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Should we protect the most sensitive people?
KTH, School of Architecture and the Built Environment (ABE), Philosophy and History of Technology.
2009 (English)In: Journal of Radiological Protection, ISSN 0952-4746, E-ISSN 1361-6498, Vol. 29, no 2, 211-218 p.Article in journal (Refereed) Published
Abstract [en]

The recommendations of the International Commission on Radiological Protection (ICRP) are based on a population average, rather than on the available data for subpopulations. From an ethical point of view, this approach is far from unproblematic. Strong reasons can be given in support of a right for each radiation-exposed person to have the best possible information about the risk to himself or herself, which is often group-specific information. Risk exposures have to be defensible from the perspective of each identifiable group for which a specific risk assessment can be made. Exposing a person to a high risk cannot be justified by pointing out that the risk to an average person would have been much lower. There are two major ways to protect a sensitive group: special standards for the group (differentiated protection) and general standards that are strict enough to protect its members (unified protection). Some major factors that are relevant for the choice between these two protective strategies are identified.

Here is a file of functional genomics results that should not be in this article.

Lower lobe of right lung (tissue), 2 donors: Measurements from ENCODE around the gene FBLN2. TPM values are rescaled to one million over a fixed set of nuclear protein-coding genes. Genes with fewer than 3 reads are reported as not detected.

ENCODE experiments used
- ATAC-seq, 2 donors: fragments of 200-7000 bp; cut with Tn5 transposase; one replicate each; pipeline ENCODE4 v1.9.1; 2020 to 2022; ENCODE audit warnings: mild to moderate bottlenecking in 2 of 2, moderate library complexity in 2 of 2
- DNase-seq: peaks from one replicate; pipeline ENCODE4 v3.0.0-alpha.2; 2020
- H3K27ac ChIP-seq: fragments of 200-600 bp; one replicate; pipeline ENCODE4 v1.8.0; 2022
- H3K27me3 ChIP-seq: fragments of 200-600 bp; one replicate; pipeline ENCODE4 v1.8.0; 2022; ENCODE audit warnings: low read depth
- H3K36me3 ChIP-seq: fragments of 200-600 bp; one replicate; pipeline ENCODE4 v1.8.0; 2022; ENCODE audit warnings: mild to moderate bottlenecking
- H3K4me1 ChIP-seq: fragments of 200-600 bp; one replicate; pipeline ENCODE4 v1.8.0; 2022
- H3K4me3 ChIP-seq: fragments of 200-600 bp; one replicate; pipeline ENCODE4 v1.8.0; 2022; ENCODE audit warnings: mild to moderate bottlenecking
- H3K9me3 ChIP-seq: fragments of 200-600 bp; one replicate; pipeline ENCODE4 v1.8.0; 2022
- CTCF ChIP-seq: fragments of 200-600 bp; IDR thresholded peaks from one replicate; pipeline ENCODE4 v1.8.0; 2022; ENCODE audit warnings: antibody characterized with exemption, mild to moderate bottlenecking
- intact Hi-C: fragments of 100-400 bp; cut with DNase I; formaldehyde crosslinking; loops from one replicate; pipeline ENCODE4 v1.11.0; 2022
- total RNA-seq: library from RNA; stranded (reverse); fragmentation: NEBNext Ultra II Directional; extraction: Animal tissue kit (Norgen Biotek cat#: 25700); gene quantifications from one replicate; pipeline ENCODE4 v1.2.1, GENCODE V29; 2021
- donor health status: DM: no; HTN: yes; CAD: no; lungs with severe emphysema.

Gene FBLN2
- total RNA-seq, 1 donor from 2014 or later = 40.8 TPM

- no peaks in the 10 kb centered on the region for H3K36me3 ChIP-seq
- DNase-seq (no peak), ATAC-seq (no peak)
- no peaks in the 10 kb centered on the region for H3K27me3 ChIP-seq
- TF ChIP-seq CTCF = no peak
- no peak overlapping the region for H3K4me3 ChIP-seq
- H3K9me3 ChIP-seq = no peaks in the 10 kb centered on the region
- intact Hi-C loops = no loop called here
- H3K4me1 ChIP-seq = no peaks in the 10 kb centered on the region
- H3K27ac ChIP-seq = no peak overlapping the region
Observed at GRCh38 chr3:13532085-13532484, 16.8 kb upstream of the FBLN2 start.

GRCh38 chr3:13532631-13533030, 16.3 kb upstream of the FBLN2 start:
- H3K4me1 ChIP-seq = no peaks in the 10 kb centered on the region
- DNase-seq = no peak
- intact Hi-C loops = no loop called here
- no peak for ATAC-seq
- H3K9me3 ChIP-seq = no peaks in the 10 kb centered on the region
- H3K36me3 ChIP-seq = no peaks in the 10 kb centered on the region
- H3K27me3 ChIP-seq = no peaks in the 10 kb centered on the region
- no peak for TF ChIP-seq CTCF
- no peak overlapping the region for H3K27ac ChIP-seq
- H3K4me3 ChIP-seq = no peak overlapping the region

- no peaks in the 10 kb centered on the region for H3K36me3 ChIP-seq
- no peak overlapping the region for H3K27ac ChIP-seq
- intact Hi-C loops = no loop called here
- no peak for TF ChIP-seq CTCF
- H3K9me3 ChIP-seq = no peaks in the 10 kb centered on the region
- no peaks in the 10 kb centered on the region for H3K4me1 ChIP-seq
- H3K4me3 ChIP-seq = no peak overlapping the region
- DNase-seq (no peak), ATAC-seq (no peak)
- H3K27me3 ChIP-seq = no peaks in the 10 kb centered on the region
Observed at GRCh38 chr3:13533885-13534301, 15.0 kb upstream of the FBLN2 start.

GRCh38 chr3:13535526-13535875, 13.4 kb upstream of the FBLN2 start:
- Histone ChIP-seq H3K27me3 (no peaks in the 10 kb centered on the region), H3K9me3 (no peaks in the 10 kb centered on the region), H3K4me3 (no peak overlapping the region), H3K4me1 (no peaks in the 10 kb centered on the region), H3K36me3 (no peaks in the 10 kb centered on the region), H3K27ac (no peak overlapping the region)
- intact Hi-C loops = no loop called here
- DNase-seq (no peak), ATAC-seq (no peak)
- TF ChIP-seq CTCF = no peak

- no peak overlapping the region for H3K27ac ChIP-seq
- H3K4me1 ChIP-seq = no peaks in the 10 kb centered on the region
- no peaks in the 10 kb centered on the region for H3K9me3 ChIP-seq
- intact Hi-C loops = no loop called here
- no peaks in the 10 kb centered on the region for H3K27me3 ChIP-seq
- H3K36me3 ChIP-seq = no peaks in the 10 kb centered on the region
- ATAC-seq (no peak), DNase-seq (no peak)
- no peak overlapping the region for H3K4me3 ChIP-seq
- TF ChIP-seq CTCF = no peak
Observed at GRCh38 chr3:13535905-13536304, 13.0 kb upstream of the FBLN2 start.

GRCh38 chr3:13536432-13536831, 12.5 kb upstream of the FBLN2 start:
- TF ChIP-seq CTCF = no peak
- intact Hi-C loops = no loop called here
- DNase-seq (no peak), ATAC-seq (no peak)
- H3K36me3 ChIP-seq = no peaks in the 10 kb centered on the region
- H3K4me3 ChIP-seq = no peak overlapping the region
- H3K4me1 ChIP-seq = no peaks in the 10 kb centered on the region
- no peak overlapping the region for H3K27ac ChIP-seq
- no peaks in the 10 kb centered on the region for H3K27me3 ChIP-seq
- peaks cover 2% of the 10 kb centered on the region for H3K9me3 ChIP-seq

Place, publisher, year, edition, pages
2009. Vol. 29, no 2, 211-218 p.
Keyword [en]
radiosensitivity, cancer
URN: urn:nbn:se:kth:diva-18438DOI: 10.1088/0952-4746/29/2/008ISI: 000266218700008ScopusID: 2-s2.0-70349323109OAI: diva2:336485
QC 20100525Available from: 2010-08-05 Created: 2010-08-05 Last updated: 2010-12-23Bibliographically approved

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Hansson, Sven Ove
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